Partners in Crimes

Minneapolis newest dream pop quartet will be releasing their debut album with a show at First Ave’s 7th Street Entry this Saturday

Andrew Jansen a member of the band Crimes will be headlining their CD release show at First Avenues 7th Street Entry this Saturday.

Satchell Mische-Richter

Andrew Jansen a member of the band Crimes will be headlining their CD release show at First Avenue’s 7th Street Entry this Saturday.

by Raghav Mehta

What: Crimes Vinyl Release with Teenage Moods and Leisure Birds

When: 6 p.m., Friday-Saturday

Where: 7th St. Entry, 701 First Ave

Cost: $5

Andrew Jansen isnâÄôt some decorated vanguard of the Minneapolis music scene. HeâÄôs not on the cover of City Pages. Tapes âÄònâÄô Tapes didnâÄôt invite him on a tour. And The Current doesnâÄôt have the new Crimes record in regular rotation.

None of that really matters though. Any serious (or unserious) music listener knows that mass appeal doesnâÄôt necessarily guarantee quality and a city as oversaturated as ours is bound to overlook some of its finest talent. At 27, Jansen is one of those unsung geniuses of the local music scene, and this Saturday his latest band Crimes will be performing at First AvenueâÄôs 7th St. Entry for the release of their debut album âÄúGood Hope.âÄù

Jansen, who also plays in electro-pop outfit Dial-Up, isnâÄôt exactly fresh blood. Originally from Milwaukee, heâÄôs the former front man of A Paper Cup Band  âÄî the now-defunct pop rock trio that featured drummer Griffin Hendrickson and Kyle Sobczak (Sleeping in the Aviary).

But Crimes is a far cry from any of JansenâÄôs previous pop-centric endeavors. Produced by Hollow Boys frontman Ali Jaafar, âÄúGood HopeâÄù is eleven shades of dreary dream pop that oozes with all the warm reverb and retro-surf homage that your typical lo-fi crate digger is always yearning for.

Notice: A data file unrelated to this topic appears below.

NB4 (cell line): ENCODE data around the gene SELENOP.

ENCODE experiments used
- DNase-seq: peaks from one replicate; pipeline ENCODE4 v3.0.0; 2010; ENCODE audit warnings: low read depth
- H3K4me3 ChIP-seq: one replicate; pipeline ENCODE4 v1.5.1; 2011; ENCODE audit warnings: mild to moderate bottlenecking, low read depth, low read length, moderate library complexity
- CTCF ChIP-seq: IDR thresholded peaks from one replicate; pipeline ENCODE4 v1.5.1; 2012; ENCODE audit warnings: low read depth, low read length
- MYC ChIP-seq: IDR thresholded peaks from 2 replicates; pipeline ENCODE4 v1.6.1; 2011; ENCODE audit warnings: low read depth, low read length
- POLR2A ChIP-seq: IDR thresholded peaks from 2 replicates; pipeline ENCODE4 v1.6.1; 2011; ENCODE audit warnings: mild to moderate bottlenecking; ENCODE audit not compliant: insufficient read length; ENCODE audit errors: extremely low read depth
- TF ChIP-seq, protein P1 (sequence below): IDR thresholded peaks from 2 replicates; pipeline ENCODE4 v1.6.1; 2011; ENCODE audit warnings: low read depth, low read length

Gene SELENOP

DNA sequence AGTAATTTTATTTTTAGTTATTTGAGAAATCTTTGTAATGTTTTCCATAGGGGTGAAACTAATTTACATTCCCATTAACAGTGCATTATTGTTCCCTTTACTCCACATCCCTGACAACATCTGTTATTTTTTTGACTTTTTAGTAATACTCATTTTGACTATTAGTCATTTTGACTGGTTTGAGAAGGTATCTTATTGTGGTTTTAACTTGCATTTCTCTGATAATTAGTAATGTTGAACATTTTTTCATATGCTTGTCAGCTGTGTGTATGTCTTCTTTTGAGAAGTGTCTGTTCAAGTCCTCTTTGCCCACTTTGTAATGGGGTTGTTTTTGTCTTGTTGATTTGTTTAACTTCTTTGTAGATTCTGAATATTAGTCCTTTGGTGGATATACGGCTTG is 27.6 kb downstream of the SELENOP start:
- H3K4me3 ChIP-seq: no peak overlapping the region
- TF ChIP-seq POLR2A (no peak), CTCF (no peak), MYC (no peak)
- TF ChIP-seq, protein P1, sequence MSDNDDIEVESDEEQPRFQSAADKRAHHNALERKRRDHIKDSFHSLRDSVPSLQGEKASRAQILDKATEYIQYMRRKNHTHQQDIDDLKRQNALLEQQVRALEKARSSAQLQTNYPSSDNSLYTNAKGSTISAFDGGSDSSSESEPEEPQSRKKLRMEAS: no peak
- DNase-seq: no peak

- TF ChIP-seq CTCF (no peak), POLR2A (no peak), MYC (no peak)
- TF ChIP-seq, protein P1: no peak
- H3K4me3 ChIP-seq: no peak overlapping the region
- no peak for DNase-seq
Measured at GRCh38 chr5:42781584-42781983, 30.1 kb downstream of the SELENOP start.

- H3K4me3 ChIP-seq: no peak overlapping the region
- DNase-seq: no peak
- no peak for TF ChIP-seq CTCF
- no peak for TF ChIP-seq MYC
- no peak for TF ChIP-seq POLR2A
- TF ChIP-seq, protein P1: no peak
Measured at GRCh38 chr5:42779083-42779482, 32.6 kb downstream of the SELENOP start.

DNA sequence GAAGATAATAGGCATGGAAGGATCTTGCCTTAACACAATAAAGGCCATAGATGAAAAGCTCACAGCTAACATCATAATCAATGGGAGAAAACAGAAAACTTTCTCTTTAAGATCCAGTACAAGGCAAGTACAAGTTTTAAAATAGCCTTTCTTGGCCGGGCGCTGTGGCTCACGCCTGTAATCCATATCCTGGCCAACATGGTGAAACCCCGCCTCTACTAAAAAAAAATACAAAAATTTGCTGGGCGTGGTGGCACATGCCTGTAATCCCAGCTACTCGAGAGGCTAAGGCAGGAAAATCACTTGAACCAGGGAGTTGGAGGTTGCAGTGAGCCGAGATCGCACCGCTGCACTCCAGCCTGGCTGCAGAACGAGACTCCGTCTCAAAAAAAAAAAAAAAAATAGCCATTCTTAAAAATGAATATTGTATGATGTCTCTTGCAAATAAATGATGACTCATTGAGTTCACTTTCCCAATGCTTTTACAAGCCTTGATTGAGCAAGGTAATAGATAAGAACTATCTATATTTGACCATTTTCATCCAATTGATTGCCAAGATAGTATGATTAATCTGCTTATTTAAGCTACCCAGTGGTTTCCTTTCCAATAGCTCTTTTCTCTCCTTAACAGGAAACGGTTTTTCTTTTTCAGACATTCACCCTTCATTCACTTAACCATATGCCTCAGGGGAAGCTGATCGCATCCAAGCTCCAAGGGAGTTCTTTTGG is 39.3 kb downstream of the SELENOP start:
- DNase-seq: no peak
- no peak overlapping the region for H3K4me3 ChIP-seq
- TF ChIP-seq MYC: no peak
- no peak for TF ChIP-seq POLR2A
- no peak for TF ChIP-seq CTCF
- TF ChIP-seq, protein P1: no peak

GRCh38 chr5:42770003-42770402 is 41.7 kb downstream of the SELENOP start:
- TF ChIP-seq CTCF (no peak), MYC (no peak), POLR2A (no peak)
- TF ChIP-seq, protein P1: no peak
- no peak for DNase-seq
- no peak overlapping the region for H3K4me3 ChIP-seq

âÄú[Crimes] is a lot more plucky. I was able to be more spacious whereas before I was writing stuff on acoustic guitar. With this you could strum and have it resonate longer,âÄù Jansen said. âÄúIâÄôve always wanted to make a record where it sounded spacious and warm and wet instead of relying on dryness or tightness.âÄù

The description couldnâÄôt be more apt. The sparse arrangements provide each instrument with some space to breathe alongside JansenâÄôs and bassist Hannah KathleenâÄôs languid vocals. But it was a shift that wasnâÄôt just the result of creative progress âÄî it was a matter of equipment too. The band employs everything from an analog delay pedal, a Fender tube amp to a 70âÄôs era Hammond organ. Jansen isnâÄôt shifting the dynamics of music with his sound but itâÄôs a style thatâÄôs equipment sensitive.

 âÄúI had always wanted to hone in on that sound but never felt like I [could do it]. And then eventually I was like  âÄòI can do it because I have the classic set of instruments and classic tools to make that sound.âÄô If you donâÄôt have the right equipment it will just sound all grungy,âÄù Jansen said.

ItâÄôs hard to say where Crimes exactly falls on the local music spectrum. And while Jansen and his rock âÄònâÄô roll cohorts might not have the stylistic drawing power of some of the MinneapolisâÄô more accessible outfits, Crimes is just more proof that this city just doesnâÄôt seem to ever run out ideas.